Civil and common law: A comparison

THERE are two main legal systems in the world, the Civil Law and Common Law systems, both of which are of Western origin. Most other systems are derived directly from these two. The Civil law has its origin in Roman law and is practiced in most of Continental Europe and the Francophone world.

THERE are two main legal systems in the world, the Civil Law and Common Law systems, both of which are of Western origin. Most other systems are derived directly from these two.

The Civil law has its origin in Roman law and is practiced in most of Continental Europe and the Francophone world.

The Common law originated from English law and is practiced in the United Kingdom, most states in the US save for Louisiana, Canada minus Quebec and the rest of the Commonwealth world, save for the newer entrants.

Rwanda follows the Civil Law system which it inherited from Belgium but has lately borrowed a number of concepts from the Common law system to suit its unique circumstances.

There are significant differences between these two legal systems related to legal sources, fundamental concepts, substantive and procedural law. However, the principles in both are similar and therefore the two systems can be seen as two different paths leading to the same goal.

In fact many Rwandan lawyers trained in Common law practicing countries have had little trouble practicing law in Rwanda.

The main feature of civil law is that it is contained in a set of laws called civil codes which are enacted by parliament.  When presented with a case, a judge under civil law applies and interprets the law contained in a code, or a statute to the case at hand.

The assumption is that the code regulates all cases that could occur in practice, and when certain cases are not regulated by the code, the courts should apply some of the general principles used to fill the gaps.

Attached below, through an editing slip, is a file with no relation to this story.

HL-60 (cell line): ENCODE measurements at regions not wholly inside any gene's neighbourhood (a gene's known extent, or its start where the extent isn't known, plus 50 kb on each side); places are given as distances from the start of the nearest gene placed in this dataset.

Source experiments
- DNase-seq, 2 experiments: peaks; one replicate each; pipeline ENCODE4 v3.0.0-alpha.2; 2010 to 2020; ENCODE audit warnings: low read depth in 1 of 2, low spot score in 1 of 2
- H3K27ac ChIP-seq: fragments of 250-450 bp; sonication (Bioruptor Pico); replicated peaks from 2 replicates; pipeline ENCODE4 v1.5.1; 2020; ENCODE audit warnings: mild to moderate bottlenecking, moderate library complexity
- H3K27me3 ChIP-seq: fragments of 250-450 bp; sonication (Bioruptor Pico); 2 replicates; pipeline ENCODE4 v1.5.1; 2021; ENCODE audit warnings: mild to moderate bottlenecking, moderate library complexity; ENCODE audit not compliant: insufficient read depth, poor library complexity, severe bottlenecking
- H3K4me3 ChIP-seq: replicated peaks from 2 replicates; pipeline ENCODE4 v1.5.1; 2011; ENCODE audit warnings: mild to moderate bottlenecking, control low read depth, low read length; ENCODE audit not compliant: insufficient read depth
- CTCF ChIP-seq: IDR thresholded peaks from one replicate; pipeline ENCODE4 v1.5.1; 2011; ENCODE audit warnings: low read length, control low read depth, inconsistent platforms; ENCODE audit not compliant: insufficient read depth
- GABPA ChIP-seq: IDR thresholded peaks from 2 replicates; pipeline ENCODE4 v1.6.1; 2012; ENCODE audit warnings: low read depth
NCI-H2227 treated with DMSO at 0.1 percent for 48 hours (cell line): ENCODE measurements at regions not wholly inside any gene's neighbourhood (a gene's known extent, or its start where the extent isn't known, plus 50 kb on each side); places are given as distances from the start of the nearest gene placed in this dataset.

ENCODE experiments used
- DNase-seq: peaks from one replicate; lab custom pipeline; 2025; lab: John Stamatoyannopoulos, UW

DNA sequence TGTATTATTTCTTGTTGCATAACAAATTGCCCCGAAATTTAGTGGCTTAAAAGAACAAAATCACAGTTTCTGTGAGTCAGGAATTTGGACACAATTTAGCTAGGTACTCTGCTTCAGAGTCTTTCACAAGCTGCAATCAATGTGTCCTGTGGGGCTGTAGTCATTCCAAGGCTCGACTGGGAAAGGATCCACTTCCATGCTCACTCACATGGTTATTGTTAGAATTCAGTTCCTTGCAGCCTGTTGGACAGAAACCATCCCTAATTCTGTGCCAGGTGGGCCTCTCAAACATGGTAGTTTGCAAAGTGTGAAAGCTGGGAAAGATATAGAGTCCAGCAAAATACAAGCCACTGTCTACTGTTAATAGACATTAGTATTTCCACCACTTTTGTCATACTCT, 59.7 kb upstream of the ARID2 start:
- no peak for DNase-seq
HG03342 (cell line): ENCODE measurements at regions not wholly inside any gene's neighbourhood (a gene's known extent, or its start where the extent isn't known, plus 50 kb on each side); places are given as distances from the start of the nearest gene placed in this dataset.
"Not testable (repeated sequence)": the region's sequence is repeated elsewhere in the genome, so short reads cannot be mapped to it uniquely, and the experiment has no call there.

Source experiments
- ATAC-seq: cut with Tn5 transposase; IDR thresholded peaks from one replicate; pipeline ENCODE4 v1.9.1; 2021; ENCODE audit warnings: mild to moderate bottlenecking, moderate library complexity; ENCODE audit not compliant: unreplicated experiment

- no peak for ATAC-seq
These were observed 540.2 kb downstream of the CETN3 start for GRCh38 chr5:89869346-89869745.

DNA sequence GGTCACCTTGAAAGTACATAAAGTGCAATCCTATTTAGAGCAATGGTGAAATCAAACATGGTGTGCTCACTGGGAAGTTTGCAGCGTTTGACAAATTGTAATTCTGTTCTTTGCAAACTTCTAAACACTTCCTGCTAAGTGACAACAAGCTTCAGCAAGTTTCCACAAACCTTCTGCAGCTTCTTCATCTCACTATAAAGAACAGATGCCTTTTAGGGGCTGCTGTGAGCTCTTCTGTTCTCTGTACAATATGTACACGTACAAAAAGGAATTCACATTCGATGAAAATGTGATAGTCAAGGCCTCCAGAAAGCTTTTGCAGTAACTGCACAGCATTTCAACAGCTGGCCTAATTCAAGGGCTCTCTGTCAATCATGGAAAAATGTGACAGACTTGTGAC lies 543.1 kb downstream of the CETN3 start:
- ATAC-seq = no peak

The Common law on the other hand is based mainly but not entirely on case law i.e. decisions made by courts in previous cases.  Common law follows the principle that earlier decisions made by higher courts (precedents) in a similar case, should be followed in subsequent cases by the other courts i.e. that precedents are binding on the courts in subsequent cases.

When presented with a case, a judge under common law starts with the actual case and compares it with the same or similar legal issues that have been dealt with by courts in previously decided cases, and from these relevant precedents makes a decision.

To illustrate how the system of precedents works, in the famous English case of R V R decided in 1991 court ruled that marital rape is a crime and convicted a husband for raping his wife.

Prior to it,  under English law, a husband could not be convicted for if  he had sex with his wife without her consent, because, courts viewed  marriage as giving perpetual conjugal rights to a spouse, and this consent could not be revoked except through divorce– it therefore seemed to follow that a spouse could not revoke consent to sexual intercourse.

But after R V R, all English courts are now legally bound to convict for rape a husband who has sexual intercourse with his wife without her consent.

Courts in Common law are thus supposed not only to decide disputes between particular parties but also to provide guidance as to how similar disputes should be settled in the future.

This difference in the role of court is the result of the different role of a legislator in civil law and common law.

The civil law is based on the theory of separation of powers, whereby the role of a legislator is to legislate, while the courts should apply the law. On the other hand, in common law the courts are given the main task in creating the law.

There are other differences between these two legal systems, but it would be impossible to do them justice in this brief article.

Richard Balenzi is a lawyer.

kalricardo@yahoo.com

 

 

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